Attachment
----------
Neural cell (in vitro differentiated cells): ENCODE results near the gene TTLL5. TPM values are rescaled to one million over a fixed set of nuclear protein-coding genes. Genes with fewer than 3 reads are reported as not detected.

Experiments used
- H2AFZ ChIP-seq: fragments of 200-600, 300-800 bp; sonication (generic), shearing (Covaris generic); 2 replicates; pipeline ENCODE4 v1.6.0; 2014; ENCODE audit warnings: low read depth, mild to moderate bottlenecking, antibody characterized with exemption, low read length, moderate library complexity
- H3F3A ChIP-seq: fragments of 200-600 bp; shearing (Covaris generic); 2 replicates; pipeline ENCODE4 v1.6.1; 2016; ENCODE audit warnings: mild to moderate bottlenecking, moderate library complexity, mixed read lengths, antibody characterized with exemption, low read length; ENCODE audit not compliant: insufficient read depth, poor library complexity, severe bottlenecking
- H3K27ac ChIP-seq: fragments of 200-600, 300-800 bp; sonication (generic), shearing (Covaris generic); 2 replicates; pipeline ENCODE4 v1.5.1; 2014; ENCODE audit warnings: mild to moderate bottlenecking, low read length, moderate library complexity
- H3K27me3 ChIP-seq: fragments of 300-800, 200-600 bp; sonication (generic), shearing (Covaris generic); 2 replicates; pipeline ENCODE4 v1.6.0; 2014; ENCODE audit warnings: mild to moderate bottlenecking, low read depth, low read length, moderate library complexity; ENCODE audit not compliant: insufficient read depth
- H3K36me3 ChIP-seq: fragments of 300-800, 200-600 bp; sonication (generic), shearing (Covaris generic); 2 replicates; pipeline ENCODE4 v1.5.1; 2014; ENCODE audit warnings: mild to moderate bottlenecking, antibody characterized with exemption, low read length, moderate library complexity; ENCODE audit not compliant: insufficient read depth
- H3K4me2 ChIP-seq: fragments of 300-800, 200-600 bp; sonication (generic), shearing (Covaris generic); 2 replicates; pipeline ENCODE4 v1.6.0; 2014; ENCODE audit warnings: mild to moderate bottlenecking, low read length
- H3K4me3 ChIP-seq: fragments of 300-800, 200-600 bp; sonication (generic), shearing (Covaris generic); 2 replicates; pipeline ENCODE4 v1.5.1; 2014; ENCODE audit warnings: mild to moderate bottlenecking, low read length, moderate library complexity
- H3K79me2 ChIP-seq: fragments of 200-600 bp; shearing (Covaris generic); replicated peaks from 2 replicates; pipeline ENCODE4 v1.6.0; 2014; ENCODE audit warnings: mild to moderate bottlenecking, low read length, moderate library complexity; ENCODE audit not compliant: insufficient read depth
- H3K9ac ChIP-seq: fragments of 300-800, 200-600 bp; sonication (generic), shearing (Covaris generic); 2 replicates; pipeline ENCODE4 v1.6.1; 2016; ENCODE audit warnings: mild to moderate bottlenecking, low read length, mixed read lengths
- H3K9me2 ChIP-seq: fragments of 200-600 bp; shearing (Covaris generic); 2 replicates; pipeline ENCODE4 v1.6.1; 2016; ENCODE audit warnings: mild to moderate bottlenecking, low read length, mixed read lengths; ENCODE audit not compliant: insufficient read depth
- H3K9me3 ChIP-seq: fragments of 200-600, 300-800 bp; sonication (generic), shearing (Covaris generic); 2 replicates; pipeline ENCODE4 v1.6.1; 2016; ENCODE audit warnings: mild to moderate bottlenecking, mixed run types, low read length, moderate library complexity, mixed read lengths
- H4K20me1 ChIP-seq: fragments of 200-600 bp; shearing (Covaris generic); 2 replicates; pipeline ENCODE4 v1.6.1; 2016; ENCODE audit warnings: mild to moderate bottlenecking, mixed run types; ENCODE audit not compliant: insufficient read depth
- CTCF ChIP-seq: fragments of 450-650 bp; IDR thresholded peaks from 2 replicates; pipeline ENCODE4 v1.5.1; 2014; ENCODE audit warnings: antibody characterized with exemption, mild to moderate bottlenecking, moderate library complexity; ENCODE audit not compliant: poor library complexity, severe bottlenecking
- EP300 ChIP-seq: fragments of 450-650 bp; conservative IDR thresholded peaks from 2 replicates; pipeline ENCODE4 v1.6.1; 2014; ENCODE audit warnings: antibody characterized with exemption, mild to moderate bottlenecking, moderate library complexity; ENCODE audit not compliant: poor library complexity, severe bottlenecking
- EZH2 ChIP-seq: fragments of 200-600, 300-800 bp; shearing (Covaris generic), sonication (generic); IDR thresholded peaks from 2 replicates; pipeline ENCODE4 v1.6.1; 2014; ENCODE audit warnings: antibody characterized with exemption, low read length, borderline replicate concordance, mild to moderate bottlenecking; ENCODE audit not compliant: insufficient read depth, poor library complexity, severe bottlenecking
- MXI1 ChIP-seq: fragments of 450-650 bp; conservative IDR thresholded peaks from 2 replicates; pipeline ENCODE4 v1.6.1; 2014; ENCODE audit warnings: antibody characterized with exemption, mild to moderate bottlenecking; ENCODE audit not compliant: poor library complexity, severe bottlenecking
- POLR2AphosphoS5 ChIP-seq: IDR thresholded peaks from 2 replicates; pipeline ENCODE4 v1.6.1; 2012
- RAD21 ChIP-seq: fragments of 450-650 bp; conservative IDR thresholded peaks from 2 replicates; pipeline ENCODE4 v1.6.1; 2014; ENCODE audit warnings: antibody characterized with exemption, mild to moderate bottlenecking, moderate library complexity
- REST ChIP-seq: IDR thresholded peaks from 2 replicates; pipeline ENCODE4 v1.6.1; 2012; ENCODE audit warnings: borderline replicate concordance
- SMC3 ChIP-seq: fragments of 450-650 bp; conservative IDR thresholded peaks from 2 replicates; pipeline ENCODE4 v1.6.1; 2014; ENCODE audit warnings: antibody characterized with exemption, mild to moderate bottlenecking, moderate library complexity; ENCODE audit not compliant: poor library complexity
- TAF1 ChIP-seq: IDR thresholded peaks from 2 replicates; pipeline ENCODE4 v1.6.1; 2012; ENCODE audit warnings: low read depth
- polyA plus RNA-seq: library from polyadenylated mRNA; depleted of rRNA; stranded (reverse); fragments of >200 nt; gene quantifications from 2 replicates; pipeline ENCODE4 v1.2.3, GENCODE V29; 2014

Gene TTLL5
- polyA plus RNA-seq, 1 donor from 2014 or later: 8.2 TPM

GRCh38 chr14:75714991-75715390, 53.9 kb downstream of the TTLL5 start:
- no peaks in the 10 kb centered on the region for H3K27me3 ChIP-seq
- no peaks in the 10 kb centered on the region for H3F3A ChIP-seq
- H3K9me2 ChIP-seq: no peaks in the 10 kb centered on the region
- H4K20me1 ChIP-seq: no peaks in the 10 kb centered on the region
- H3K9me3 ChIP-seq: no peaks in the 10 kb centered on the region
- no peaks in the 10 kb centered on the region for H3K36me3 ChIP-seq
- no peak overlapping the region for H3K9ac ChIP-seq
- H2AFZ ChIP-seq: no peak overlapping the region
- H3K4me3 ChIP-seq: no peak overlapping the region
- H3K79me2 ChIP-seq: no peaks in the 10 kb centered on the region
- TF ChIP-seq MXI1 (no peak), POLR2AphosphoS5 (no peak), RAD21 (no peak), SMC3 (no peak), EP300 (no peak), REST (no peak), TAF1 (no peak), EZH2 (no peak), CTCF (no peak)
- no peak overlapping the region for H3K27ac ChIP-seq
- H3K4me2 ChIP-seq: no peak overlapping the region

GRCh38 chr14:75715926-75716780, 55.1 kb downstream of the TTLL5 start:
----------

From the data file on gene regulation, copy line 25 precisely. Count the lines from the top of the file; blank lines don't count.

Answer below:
Gene TTLL5